The generic quantifier immediately gives rise to legitimate doubts whether the political units really enlarge and integrate in all cases under such conditions. From the theory of geopolitical dynamics by Randall Collins we know about the effect of overextension and fragmentation of vast conquest societies. If states are susceptible to disintegration, then pre-state political forms which are less efficient in control and maintaining integrity should also break down because of overextension.

Moreover, some polities may cease conquest and consolidation, and remain at the stage of chiefdom. Carneiro discussed this point in the earlier paper where he presented empirical observations and generalizations about the size of population and territorial threshold for chiefdom (Carneiro 1988). The stable integrity of such large communities (which should be distinguished from the sporadic military mobilization of autonomous chiefdoms or tribes) is achieved only through a transition to statehood.

Carneiro points to the following criterion of statehood: a presence of a central government capable to enforce people to work and war (Carneiro 1970). Generally speaking, a strong and respected leader of a chiefdom, relying on his close associates (military elite), can also compel people to work and war. What is the difference from the ‘central government’? The main one is the new institutional quality, namely, the power structure of functional positions (‘offices’) and the rules of interaction between them, relatively autonomous from kinship relations and personal ties between individuals, moreover, this structure passes on from generation to generation.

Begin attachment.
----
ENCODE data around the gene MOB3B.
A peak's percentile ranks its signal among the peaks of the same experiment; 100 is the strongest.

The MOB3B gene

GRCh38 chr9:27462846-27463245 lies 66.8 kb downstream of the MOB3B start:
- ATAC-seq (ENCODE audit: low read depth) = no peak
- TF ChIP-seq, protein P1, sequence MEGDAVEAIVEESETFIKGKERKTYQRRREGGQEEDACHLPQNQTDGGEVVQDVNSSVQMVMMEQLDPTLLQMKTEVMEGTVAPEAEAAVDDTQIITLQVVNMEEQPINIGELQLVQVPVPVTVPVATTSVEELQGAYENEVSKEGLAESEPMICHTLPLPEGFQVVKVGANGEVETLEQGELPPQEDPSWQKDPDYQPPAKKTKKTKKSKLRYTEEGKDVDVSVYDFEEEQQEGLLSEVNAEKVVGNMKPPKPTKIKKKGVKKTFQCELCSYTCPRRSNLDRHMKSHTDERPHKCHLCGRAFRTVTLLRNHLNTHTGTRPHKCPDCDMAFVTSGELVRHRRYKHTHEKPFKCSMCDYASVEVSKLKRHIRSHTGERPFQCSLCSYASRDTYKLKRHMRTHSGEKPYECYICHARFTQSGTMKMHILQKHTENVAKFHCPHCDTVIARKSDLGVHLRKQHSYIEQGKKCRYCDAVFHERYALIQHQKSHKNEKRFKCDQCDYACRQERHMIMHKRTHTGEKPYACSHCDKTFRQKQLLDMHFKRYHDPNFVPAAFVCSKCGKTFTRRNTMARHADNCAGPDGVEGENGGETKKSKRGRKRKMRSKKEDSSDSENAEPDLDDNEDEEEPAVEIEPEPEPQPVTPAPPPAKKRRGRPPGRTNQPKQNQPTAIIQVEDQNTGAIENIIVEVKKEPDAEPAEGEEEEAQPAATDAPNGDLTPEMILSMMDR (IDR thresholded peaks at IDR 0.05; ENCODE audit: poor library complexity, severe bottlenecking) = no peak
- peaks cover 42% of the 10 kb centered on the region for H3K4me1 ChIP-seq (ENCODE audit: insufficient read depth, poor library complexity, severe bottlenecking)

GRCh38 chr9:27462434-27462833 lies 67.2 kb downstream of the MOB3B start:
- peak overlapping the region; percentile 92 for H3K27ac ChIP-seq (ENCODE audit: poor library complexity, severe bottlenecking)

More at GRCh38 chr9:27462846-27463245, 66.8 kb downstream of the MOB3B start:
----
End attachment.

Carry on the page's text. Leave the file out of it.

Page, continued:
This structure ensures a preservation of power, integrity of management processes under the inevitable aging and death of the ruling elite. These features make a state in general, more efficient and robust than the previous forms: simple and compound chiefdoms.

The structure of a universal law can be represented graphically as follows (Fig. 1).

Fig. 1. Schematic representation of the basic law of origin of the state
in the circumscription theory

The presence of the ‘black box’ as a mediator between the ‘inputs’ (initial conditions, causes) and ‘outputs’ (consequences, effects) of the process is legitimate and justified in Hempel's logical scheme. But it is treated as an insufficient one in the methodology of Daniel Little (1991), who requires to demonstrate a social mechanism of transition, that is to transform the ‘black box’ into ‘a transparent one’.